This is the tale of perhaps the greatest sorceress ever to set foot in the land of Arda, a young swordsman, and an old wizard, who travel to the Forest of Eridor.
The question is, where to begin. I could start at the beginning of time. There are so many stories that I could go on for pages before coming within five thousand years of the story I’m about to tell.
Well, I suppose it starts in a small village, high in the mountains. It’s the home of an old man named Gul, whose talents lie in the art of sorcery. His grandchildren love the tricks he plays, wishing they could wrap the elements around each other to form flowers and butterflies. He seems sad that none of them have inherited his powers, but secretly he’s glad, for he knows that magic has a darker, more dangerous side than tricks of illusion and bursts of different coloured lights.
A long time ago there had been a great war between the magicians who abided by the laws of nature and the ones who didn’t. It lasted one hundred years and many lives were lost. Finally the common people rose up and called for peace. They decreed that there was never to be a ruler with magic again.
The old man remembered the war well. His brother had been killed along with so many other friends and family members. He and his wife had been in the same company. That was how they met, age sixteen. They had run away after his brother was killed, and came to live in the mountain village. She’d been one of the most powerful healers in the province.
Years passed and Gul’s wife became ill. Even her healing skills couldn’t save her. Gul tried every spell he knew, but none of his magic was powerful enough and she died soon after.
Gul couldn’t live with the pain and went to live as a shepherd in a small hut, higher in the mountain. There he lived for many years, until a young girl and her twin brother arrived.
They’d been sent to learn how to control the magic that was spilling out of them. Their parents had tried to teach them, but having no magical talent themselves, had no idea where to start. Finally, after an incident where half a field of grain had been destroyed, the elders of the village decide that, for the good of all, they would have to learn magic elsewhere.
The boy, Hoth, was a quick learner and had control over his magical powers within a matter of weeks. The girl, Meleth, was making little progress, even though she seemed to have far greater powers than her brother.
Hoth soon showed great talent at healing and Gul sent him off to the city of Ankh, to train under the most highly gifted healers in the twelve kingdoms.
Meleth, on the other hand, seemed to be getting worse at controlling her magic and better at destroying things. Gul taught her some simple spells, and she wanted to learn, but after she almost destroyed the house, Gul decided he needed some help.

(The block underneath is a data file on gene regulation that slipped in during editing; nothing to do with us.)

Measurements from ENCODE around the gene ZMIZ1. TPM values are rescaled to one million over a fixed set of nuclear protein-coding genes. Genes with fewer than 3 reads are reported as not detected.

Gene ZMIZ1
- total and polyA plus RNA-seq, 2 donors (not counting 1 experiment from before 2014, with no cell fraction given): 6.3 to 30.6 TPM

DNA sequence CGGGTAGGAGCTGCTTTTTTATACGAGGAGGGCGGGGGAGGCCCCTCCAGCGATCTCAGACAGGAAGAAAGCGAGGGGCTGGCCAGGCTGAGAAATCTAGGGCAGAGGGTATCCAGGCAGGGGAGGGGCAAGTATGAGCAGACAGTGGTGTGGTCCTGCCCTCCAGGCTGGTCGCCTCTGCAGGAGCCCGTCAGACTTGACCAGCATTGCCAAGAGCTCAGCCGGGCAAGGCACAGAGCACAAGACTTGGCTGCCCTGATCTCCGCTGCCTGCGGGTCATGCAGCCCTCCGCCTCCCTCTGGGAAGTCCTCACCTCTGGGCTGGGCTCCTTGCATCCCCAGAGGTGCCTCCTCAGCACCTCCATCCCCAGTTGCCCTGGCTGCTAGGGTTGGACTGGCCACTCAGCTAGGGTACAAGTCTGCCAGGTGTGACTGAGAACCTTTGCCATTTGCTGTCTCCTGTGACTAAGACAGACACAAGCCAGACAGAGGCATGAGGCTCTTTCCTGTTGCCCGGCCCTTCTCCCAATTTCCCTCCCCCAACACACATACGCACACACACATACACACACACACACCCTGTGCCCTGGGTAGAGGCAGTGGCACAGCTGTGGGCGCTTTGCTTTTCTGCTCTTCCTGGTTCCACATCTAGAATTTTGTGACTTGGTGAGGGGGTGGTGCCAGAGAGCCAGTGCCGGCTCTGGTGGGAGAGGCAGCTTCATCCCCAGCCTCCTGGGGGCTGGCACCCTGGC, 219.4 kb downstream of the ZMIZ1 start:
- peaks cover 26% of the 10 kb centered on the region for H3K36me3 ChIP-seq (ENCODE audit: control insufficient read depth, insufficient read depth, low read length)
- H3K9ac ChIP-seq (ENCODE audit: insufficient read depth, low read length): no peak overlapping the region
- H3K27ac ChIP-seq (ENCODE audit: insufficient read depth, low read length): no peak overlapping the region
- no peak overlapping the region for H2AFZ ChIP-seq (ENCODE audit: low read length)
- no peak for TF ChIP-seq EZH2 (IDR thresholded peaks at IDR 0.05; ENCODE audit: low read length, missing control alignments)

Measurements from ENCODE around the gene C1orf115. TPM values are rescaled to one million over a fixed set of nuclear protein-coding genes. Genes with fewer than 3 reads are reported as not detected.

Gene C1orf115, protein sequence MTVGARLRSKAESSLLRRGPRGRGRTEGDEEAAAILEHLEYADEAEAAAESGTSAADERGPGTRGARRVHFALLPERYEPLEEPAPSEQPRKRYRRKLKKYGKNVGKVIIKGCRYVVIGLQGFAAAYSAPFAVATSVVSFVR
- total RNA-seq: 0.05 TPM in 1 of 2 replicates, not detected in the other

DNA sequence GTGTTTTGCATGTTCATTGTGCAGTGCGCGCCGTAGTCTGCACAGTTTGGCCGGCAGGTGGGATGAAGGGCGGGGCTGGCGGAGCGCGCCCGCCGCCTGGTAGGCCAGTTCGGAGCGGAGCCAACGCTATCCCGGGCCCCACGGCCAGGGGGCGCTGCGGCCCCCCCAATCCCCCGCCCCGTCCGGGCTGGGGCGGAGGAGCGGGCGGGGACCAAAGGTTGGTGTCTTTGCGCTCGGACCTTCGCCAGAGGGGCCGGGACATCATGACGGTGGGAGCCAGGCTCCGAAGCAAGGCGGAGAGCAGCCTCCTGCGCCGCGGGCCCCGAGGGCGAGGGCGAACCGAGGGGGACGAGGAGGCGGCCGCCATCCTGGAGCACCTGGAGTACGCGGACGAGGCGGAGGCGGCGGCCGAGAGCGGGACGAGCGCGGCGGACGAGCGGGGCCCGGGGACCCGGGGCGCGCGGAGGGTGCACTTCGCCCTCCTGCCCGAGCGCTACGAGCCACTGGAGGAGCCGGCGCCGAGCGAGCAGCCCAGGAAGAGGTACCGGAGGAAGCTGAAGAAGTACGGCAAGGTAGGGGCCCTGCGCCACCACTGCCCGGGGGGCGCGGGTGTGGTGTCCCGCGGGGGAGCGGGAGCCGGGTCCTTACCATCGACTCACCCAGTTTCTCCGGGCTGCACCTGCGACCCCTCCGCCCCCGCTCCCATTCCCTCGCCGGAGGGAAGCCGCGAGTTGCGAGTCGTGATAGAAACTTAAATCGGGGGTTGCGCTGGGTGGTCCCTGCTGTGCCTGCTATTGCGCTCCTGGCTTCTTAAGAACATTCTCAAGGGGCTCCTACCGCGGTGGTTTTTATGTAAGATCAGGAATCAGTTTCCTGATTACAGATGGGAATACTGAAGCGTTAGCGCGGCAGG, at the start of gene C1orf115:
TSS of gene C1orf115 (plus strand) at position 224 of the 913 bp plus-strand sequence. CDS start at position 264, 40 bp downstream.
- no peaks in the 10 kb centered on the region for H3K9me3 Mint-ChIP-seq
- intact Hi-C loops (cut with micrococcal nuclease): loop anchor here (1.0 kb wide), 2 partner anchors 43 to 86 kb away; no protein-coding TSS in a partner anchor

He sold his sheep and they caught a ride in a farmer’s wagon to the closest town. They booked a room at the inn, before settling down to eat at a table nestled in a corner.
They hadn’t been seated long before the door burst open and in marched a mean looking man, dragging a younger man by the collar of his shirt.
“Look who I found lurking out back!” he boomed, thrusting the younger man at the barman, “Megil was poking things with that needle of his again!” He announced to the room. A couple of people laughed.
Megil wriggled free and said indignantly, “It’s a sword! Not a needle. And I wasn’t poking things. I was practicing.”
“For what?” The man sneered, “To fight imaginary dragons?”
“I wouldn’t expect a man who doesn’t know the difference between a cow and a sheep to understand,” the boy replied sharply.
The man growled and lifted his hand.
“Now, now. No fighting in my bar. Megil, apologise.” The barman interrupted.
“But why should I?” Megil asked, sullenly.
The barman sent him a hard glare.
“Ok, ok. I’m sorry that the truth may have caused you insult, but you really have to face up to the fact you’re an idiot.”
“Megil, out!” The barman spoke firmly, still glaring at him.
Megil stalked out of the door, and slammed it behind him. The room was quiet for a while, then the usual chatter and clatter picked up again.
Meleth left Gul to the tankard of ale he was in the proceeds of drinking, and crept out into the night, after the boy.
She found him round the back, taking his anger out on a bale of hay. She watched him for a few minutes, hidden in the gloom, until he seemed to have calmed down and was dancing this way and that, fighting the shadows.
“Megil?” she whispered. He jumped and spun round, sword still in hand.
“Who are you? What do you want?” he asked, looking round wildly.
She stepped out into the light,
“I’m Meleth. I saw what happened in the inn. Who was the man?” she asked.
“That was Cabor, Lant the barman’s brother. He doesn’t like me.”
She laughed, “I can tell!”
He looked at her, and said, “What’s someone like you doing in a rundown town like this?”
“Oh, just passing through. We’re leaving tomorrow.”
“Where are you headed?”
“Really? I’ve always wanted to go on an adventure, but I’m stuck here with old Cabor.” He sighed.
She looked at him thoughtfully, “Maybe you could come with us, if you wanted? We could use a good swordsman.”
“Are you sure?” He asked. She smiled, nodding. “I’d love to, anything to get away from here!” He grinned.
“Meet us at the Goodman’s stables at noon, and we’ll see how good you really are with that sword.”